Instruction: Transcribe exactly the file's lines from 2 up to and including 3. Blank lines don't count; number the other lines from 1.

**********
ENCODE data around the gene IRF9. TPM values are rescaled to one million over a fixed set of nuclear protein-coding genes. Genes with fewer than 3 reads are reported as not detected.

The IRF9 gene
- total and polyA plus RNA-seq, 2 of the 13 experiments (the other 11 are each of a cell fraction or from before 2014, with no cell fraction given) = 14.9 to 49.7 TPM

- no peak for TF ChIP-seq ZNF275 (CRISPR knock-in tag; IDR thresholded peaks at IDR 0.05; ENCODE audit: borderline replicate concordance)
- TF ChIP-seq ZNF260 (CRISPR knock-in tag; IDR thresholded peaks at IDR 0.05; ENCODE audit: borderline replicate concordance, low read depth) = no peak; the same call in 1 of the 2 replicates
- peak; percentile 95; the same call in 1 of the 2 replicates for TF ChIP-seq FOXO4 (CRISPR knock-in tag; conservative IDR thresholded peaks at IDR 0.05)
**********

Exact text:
The IRF9 gene
- total and polyA plus RNA-seq, 2 of the 13 experiments (the other 11 are each of a cell fraction or from before 2014, with no cell fraction given) = 14.9 to 49.7 TPM